1/3 cup lard (available in bulk in most grocery stores)
1 cup white flour
1/3 cup sugar
MELT and blend the lard and peanut butter in a large pan over low heat, and then stir in the remaining ingredients. Pour into a flat container about 1 1/2 inches thick. Place in the freezer about an hour, then cut blocks sized to fit your suet basket. Place a piece of wax paper between the blocks, then stack and store in the freezer. It keeps for months.
For more suet, just double or triple the recipe. And to make the recipe even more irresistible, add a handful of sunflower chips, peanuts and/or raisins.
Plastic-covered wire suet baskets are inexpensive and easy to fill when the suet is gone. You might also get some large pine cones at a craft shop, and while the suet mix is still warm, roll the cones in the mix. Sprinkle some sunflower seeds on the still warm cones and hang them from a tree branch with monofilament fishing line.
A small log also can be transformed into a suet feeder. Take an 18- to 24-inch log and drill a series of inch-and-a-half holes about an inch deep. Then pack these holes with suet and hang from a screw eye. Attach a swivel so the log can spin and prevent birds from hiding on the back side. Woodpeckers, chickadees, and nuthatches have strong clinging feet, so perches are unnecessary.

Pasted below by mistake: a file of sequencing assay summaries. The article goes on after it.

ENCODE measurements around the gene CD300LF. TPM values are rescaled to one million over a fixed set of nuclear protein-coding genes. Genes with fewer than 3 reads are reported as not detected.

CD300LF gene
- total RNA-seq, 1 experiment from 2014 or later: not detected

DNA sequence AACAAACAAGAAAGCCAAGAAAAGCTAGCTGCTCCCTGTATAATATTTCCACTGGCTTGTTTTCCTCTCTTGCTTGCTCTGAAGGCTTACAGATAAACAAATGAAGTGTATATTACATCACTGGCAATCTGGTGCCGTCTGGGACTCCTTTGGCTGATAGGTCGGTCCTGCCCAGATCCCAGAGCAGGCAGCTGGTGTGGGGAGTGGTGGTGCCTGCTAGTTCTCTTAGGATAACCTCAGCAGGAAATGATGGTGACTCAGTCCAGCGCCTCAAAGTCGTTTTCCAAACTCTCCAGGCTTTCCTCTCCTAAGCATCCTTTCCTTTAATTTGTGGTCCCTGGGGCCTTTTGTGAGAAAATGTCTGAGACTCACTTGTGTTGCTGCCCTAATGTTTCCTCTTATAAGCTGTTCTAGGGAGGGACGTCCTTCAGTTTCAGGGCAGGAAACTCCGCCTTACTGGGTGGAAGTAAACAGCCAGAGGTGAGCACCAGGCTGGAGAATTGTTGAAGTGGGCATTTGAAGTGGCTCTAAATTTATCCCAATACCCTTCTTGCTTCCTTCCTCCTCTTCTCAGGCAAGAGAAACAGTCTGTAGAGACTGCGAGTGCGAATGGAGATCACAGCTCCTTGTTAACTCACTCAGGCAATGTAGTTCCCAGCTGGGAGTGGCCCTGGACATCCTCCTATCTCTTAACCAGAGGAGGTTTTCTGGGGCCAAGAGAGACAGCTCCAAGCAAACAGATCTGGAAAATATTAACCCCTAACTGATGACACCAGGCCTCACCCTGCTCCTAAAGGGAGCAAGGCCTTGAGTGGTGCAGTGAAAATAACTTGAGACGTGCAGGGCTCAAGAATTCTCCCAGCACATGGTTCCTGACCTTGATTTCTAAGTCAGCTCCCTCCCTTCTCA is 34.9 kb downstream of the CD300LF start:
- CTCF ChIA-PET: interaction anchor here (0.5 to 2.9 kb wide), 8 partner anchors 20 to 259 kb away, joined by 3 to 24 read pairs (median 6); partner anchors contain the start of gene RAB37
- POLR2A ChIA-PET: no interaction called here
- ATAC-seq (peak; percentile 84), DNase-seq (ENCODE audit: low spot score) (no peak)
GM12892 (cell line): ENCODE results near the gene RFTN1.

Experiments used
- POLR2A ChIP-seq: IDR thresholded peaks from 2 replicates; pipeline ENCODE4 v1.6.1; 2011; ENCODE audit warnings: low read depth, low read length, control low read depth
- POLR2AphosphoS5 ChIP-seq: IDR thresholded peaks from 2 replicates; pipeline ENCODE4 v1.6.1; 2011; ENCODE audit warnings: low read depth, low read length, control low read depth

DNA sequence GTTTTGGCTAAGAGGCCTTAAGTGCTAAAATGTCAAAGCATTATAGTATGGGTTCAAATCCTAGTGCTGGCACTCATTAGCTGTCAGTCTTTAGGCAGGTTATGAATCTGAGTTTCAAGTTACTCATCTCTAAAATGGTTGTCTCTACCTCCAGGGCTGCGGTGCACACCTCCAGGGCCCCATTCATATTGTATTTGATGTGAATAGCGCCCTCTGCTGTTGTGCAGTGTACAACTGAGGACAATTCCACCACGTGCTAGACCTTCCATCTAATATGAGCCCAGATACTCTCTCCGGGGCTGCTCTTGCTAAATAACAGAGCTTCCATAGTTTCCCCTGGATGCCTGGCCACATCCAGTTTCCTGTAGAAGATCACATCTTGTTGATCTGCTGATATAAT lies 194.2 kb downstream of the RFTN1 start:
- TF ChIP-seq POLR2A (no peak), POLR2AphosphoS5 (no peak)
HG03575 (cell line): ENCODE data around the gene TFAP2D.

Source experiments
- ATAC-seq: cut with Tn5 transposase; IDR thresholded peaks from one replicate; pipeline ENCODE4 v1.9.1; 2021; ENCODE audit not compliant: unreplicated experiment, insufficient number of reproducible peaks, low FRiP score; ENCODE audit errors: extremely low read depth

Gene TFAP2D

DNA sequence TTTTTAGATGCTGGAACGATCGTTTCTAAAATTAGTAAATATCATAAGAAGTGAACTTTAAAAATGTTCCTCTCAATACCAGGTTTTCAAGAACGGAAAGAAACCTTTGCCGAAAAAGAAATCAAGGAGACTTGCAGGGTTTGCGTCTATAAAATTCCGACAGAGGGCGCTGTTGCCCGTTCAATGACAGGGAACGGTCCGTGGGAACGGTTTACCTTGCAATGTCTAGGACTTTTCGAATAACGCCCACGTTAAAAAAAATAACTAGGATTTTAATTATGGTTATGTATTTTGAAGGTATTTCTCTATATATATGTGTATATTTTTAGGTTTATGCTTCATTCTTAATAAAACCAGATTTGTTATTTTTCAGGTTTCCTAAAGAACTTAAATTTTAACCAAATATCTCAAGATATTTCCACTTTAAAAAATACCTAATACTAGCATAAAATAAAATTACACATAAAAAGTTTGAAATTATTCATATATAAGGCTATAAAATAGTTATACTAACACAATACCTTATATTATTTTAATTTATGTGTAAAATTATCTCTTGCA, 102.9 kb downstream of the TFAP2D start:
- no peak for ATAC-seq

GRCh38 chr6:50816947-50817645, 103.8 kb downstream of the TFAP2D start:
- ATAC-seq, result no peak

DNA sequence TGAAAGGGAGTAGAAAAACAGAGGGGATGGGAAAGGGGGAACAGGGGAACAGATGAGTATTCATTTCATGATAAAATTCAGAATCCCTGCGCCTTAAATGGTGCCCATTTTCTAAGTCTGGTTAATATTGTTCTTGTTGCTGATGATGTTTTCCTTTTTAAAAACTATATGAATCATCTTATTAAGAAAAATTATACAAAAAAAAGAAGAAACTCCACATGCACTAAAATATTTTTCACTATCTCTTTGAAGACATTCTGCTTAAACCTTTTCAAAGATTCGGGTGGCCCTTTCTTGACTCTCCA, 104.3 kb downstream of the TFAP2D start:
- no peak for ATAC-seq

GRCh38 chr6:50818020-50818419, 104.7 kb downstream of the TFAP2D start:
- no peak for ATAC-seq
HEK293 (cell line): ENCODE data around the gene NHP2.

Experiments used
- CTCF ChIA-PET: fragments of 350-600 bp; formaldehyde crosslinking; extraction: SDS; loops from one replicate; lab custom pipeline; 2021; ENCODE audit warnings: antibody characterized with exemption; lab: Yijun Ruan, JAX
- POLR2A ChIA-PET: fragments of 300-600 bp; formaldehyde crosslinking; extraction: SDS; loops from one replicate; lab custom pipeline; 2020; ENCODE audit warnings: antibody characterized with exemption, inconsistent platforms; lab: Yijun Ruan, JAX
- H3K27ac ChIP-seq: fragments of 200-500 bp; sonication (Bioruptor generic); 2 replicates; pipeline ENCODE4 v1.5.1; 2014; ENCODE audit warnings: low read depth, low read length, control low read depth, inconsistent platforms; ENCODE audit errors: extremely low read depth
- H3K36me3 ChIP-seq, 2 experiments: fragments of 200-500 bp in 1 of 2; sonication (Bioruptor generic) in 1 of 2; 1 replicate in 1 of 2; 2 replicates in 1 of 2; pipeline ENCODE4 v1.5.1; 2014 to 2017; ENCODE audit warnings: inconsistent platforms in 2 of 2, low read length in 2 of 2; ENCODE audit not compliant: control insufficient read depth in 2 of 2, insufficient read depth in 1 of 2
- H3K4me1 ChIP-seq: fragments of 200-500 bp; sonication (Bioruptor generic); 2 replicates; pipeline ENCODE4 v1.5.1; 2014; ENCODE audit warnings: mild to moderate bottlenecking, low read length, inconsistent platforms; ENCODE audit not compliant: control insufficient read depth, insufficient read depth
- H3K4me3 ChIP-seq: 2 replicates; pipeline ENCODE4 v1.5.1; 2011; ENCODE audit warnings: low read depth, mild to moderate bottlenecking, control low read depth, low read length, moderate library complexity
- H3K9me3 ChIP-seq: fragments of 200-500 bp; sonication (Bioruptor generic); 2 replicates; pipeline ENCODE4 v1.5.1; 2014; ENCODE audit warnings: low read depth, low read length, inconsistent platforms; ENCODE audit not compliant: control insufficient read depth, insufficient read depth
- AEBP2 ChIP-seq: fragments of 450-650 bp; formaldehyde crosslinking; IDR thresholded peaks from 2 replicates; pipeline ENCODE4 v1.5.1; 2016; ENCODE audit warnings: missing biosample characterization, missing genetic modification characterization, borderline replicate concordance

A more sophisticated suet feeder is a suet tree. It's simply an untreated, eight-foot 4x4 post. Sink it into a hole about 30 inches deep, or if the ground is too difficult to excavate, strap it to a tree with electrical wire. Starting at the top, drill a series of inch-and-a-half holes about an inch deep along two adjacent sides of the post. Leave about a foot between each hole. Position the post so the sides with suet holes can be seen from the house.
Then fill the holes with suet, sit back and enjoy the show.
Send questions and comments to Dr. Scott Shalaway, 2222 Fish Ridge Road, Cameron, WV 26033 or by email via my website, http://scottshalaway.googlepages.com.